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Catholic Activity: Nameday Ideas for St. Agatha, Virgin and Martyr



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Helen Mcloughlin's My Nameday Come for Dessert has various ideas for celebrating namedays throughout the year, but these ideas could also be applied to just celebrating the saint's day.

Included here are ideas for saints included in the Roman Canon of the Mass and also Virgin Martyrs.



Ignatius was added to our third child's name because his brother and sister had as patrons Peter and Cecilia. In this way the children claimed patrons whose names are mentioned in the Canon of the Mass daily. The Canon contains the names of forty saints; many are mentioned more than once. Yet how seldom do we think of them, how seldom do we review their lives.

Children who have these saints for patrons should feel especially honored, for in every Mass holy Mother Church invokes their intercession. Andy, Jude, and Judy will find their patrons, Andrew and Jude respectively, mentioned in the prayer called the Communicantes. Comelia, Connie, Corney and Neil will find their patron Cornelius listed there too, as will Lawrence, Loren, Laureen, and Laura.

St. Andrew's symbols are a fish, a fisherman's net, or a cross saltire (X); St. Jude's is a ship, and St. Cornelius', a sword. For St. Lawrence the symbol is fire, suggesting a flaming dessert. St. Clement has an anchor as his symbol.

In the Nobis quoque peccatoribus we find listed St. Bartholomew, patron of Bartley and Nathaniel; Alexander, patron of Sandra. There is also a patron for Lucille, St. Lucy; for Sheila, St. Cecilia; and for Stacey, St. Anastasia, "into whose company, we pray You, admit us, not weighing our merits but bestowing on us Your free pardon." St. Michael the Archangel is mentioned, as well as St. John the Baptist.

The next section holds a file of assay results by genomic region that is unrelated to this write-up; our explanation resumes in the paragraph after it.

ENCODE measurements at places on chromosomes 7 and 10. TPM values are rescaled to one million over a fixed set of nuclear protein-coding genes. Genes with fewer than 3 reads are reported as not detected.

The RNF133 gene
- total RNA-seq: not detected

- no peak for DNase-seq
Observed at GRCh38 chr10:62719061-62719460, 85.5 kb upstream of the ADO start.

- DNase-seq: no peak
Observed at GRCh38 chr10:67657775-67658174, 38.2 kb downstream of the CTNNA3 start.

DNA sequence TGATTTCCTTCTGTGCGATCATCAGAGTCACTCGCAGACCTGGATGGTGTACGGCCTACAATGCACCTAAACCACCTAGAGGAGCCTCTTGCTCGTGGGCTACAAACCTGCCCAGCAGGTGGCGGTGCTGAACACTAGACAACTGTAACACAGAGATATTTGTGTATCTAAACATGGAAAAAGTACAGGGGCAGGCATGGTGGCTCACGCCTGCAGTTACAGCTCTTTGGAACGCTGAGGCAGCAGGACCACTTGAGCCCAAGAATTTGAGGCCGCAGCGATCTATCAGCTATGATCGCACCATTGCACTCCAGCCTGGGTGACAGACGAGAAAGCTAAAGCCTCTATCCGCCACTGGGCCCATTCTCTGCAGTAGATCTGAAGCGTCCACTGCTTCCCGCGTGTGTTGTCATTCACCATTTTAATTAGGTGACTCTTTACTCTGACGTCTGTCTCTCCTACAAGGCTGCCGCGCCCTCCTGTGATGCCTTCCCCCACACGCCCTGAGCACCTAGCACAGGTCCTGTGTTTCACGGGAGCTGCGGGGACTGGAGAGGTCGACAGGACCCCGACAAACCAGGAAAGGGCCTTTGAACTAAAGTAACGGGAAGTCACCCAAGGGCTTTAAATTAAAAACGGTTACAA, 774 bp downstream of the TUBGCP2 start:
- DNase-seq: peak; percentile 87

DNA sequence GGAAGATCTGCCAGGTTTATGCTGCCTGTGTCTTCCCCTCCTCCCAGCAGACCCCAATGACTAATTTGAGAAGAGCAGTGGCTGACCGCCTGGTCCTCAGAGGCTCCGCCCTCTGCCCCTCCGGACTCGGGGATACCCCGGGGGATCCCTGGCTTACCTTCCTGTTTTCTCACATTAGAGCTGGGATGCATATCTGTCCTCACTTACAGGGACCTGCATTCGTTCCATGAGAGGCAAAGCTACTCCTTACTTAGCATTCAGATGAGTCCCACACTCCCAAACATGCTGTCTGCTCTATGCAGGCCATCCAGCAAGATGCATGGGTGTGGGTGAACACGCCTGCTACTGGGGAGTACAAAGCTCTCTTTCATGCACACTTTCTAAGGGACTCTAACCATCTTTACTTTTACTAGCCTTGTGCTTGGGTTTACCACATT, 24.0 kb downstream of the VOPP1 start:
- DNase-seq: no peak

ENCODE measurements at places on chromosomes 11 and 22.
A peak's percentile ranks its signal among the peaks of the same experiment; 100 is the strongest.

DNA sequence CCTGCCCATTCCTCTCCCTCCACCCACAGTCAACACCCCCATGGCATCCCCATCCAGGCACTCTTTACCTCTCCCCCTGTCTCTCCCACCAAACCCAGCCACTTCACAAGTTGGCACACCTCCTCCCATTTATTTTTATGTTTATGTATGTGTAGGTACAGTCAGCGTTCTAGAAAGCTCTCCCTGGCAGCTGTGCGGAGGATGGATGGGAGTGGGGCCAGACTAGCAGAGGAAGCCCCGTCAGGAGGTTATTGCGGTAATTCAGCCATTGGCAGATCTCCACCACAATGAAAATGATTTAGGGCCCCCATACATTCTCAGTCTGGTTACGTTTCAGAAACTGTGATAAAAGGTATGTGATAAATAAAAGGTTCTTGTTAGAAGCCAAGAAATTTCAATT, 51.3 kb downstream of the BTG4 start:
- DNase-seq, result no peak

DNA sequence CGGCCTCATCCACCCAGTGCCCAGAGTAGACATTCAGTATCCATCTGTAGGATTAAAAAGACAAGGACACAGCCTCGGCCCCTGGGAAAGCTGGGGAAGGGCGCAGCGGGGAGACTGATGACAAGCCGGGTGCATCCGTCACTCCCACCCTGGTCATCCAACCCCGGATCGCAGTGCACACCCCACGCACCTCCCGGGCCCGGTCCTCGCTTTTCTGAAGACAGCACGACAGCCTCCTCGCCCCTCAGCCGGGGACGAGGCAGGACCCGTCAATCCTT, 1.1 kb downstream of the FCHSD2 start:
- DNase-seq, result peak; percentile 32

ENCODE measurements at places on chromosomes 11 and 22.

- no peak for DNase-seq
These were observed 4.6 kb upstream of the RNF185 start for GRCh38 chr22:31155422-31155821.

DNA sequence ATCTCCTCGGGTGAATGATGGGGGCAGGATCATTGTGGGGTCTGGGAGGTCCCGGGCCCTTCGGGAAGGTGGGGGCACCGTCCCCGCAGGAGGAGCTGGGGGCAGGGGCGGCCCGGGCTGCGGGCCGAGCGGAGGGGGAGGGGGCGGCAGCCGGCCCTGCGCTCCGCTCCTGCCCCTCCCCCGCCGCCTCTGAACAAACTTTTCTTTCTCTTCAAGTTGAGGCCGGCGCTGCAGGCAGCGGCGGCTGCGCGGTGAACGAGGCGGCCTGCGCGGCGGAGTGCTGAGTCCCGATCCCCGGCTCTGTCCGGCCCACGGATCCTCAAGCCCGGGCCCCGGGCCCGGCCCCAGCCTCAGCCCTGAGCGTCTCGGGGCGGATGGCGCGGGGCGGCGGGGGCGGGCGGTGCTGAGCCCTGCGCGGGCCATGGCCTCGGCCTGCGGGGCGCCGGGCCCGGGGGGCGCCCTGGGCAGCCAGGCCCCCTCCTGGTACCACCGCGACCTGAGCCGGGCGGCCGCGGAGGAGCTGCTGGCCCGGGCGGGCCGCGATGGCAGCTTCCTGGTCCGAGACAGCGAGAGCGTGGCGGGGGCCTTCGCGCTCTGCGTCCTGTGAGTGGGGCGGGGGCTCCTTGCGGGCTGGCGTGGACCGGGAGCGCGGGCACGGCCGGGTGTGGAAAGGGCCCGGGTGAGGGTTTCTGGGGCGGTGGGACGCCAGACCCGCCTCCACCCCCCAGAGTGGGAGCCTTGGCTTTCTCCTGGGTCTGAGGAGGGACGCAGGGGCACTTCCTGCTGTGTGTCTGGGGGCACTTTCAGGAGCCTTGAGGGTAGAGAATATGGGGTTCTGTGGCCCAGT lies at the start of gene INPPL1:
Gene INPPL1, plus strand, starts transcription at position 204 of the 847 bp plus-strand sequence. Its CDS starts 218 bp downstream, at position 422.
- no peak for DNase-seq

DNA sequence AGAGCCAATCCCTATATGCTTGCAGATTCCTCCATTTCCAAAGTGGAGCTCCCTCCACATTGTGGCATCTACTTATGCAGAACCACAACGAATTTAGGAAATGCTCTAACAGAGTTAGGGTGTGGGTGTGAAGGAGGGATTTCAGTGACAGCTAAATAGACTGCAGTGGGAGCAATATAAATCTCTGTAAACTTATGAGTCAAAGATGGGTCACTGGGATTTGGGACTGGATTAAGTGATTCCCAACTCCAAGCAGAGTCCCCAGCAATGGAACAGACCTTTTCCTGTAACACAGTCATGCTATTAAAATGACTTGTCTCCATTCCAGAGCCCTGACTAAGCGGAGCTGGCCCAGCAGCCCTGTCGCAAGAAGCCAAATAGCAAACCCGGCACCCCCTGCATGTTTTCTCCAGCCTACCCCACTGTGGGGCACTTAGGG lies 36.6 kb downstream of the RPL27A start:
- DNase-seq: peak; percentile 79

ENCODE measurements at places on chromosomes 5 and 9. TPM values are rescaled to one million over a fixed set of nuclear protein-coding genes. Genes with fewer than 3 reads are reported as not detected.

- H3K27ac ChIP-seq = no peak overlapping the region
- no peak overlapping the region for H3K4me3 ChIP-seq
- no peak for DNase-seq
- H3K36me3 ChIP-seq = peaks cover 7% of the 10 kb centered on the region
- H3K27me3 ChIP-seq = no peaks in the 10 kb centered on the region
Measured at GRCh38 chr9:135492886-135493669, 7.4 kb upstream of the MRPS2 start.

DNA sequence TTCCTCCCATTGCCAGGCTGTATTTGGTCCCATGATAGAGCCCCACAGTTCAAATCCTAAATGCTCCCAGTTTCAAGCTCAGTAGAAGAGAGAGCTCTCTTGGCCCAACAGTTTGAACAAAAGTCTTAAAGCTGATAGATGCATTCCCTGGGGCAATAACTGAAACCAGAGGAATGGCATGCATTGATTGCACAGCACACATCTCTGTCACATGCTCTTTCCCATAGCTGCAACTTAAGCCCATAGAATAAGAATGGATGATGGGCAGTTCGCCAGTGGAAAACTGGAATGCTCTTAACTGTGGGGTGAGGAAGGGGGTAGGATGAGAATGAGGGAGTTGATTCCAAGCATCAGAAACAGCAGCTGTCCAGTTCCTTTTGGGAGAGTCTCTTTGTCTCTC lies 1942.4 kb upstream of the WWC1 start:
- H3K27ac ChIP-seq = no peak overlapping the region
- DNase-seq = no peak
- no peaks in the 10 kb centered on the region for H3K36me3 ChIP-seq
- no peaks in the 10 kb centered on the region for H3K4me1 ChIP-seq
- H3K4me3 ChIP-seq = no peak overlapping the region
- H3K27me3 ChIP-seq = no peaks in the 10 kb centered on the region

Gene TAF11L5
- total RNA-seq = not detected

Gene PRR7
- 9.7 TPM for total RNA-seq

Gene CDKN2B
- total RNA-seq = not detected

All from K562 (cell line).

The cross cake is for Bartholomew; a blazing dessert for Alexander, Sandra, Lucinda, Lucille, and Lucy; a harp or a wreath of roses on a cake for Cecilia, Cecil and Sheila (or the musical cake; and the ship cake for Stacey and Ansty.

At Mass we honor many patrons, "reverencing the memory first of glorious Mary, ever Virgin, St. Joseph...likewise of the blessed apostles and martyrs Peter and Paul, Andrew, James, John, Thomas, James, Philip, Bartholomew, Matthew, Simon, and Thaddeus; of Linus, Cletus, Clement, Sixtus, Cornelius, Cyprian, Lawrence, Chrysogonus, John and Paul, Cosmas and Damian, and of all the saints, by whose merits and prayers grant that we may be guarded...." Of these saints, twelve are martyrs, five were popes, one a bishop, one a deacon, one a cleric, and four were laymen.

In the Nobis quoque peccatoribus we also invoke Sts. Stephen, Matthias, Barnabas, Ignatius, Alexander, Marcellinus, Peter, Felicity, Perpetua, Agatha, Lucy, Agnes, Cecilia, and Anastasia. Of the first seven, most are well known. Marcellinus, patron of Marcel and Marcella, was a priest, Peter an exorcist. Of the women saints mentioned in this prayer, two were married, four were virgins, and one was a widow.

A pamphlet entitled Saints of the Canon of the Mass by Rev. E. P. Graham is published by the Paulist Press. It includes a reproduction of the saints of the Canon, the original of which hangs in St. John the Baptist Church, Canton, Ohio.

The martyr-saints have been honored by our Lord in a special way: "Thou hast set upon his head a crown of precious stones." For their feasts we suggest a cake topped by a crown of jeweled gumdrops, a crown cake, or a frozen gelatine dessert in a crown mold.


Father: O Madonna and saints of the Mass, who are so marvelously enshrined in the sacred rite to be with our Lord when He returns to offer Himself anew for us, thus recalling the holy group who accompanied Him in His journeys on earth, we, your clients, humbly pray that through your intercession we may understand better and honor and love more profoundly the mystery of the holy Sacrifice which He established on the eve of His death. Amen.